This chaps my ass

This morning, I received the following email (identifying info redacted; I don’t see any purpose in revealing the sender’s product):

Hi Stan,
Ran across your blog “Agile Testing” while looking for bloggers in the software testing area. I thought I’d tell you about the launch of [redacted]. It’s a flexible [redacted] system that features [redacted]…
For the first time, IT leaders can realize the benefits of [more marketing text redacted]…
[Redacted] provides a simple way for organizations to [redacted]…
We’d love to hear what you think about [redacted] and will be glad to share more information with you, including a demo. A mention in your blog would be great. (emphasis added)

This is actually a type of software that interests me, but what galls me is the intent of this email. The purpose of this email is not to get the word out about this fantastic software to a blogger whose audience might also be interested in it. At best, it’s an attempt to get free publicity, but I rather suspect the actual goal is search engine manipulation: getting a link to their site from a site in order to boost their site’s search engine ranking.
If the marketing drones had made a good faith effort to educate me about their software, I might well have tried it out and posted my (hopefully) review on this blog. With these cheap tactics, however, all they get is my scorn.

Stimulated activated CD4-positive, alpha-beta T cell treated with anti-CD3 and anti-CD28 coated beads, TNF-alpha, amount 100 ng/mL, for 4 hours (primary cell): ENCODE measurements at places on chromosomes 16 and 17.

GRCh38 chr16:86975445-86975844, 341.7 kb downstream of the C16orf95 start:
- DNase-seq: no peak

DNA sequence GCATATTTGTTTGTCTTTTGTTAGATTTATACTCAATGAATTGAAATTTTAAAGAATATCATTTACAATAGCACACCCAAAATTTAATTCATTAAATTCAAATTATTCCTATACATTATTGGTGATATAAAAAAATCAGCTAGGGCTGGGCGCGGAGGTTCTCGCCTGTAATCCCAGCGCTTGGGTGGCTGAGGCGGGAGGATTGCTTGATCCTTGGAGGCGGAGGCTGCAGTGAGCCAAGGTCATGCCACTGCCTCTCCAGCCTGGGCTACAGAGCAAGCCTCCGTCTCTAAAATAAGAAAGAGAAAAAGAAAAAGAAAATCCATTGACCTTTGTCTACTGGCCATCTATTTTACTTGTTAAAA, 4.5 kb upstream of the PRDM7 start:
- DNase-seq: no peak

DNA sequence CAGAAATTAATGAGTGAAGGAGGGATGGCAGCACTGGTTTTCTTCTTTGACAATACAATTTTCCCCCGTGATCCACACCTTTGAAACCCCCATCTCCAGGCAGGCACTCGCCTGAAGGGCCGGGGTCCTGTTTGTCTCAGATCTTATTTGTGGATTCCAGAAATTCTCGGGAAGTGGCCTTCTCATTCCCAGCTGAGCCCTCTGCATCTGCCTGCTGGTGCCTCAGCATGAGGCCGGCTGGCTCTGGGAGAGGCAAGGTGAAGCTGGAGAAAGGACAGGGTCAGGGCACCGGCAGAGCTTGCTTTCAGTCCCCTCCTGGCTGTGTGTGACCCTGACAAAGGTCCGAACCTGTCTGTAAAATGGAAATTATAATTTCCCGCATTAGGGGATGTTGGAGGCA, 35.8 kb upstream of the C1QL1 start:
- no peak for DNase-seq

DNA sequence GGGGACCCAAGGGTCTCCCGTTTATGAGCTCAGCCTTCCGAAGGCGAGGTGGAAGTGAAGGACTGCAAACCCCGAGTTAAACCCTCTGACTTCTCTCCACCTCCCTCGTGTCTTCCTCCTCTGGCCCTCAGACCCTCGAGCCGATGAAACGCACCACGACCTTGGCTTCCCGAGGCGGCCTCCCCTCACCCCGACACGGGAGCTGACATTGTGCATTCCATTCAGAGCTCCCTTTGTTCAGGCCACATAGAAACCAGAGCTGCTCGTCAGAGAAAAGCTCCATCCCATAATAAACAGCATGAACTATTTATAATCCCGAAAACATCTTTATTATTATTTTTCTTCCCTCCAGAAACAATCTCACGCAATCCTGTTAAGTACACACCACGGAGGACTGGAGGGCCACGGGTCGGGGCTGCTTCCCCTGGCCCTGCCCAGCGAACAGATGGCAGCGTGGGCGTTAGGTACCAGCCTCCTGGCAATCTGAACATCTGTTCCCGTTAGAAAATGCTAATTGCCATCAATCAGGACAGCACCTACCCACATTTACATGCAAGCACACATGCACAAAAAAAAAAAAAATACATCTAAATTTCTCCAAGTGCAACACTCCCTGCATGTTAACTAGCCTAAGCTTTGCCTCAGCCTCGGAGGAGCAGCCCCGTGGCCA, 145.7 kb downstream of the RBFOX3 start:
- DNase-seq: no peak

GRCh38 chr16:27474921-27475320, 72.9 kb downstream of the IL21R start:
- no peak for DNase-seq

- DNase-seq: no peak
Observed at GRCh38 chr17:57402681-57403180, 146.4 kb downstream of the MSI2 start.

Problem-solvers vs task-doers

James Bach posted the following comment to my recent post about context-driven testing:

[Context-driven testing] is not self-evident, except to problem-solvers. To “task-doers” it is self-evident that they should memorize practices and ignore context– because they will say that context doesn’t really change or matter much.

I’ve been mulling that thought over for the last few days. In my jobs as QA lead/manager/architect, I’ve designed and deployed a lot of QA processes over the years: defect tracking, automated testing, test management, etc.
I would rate my success in this work as only so-so: many of the processes I’ve developed were not followed very well, not by very many people or not for very long. This apparent lack of success has troubled me.
But if you view my process-development work in the context of problem-solvers vs. task-doers, maybe those aren’t the right judgment criteria.
I’ve almost always worked in environments that valued problem-solvers (like me) over task-doers (or process-followers), and when I’ve implemented said processes, my coworkers and I were very clear that we would implement as much process as necessary and no more. Nothing bugs problem-solvers like me more than processes that are followed for their own sake–especially processes that do not seem to serve any valuable purpose.
So, within a group of problem-solvers, processes arise, evolve and die based on need; processes don’t tend to live on if they don’t have clear value. In such an environment, then, the appropriate criteria for judging the success of a process would be: did the process serve its intended purpose? And based on the general success of the groups that used the processes that I implemented, I would say my work was fairly successful: the processes that I developed and implemented usually served the need at hand, and then evolved or died based on changing needs.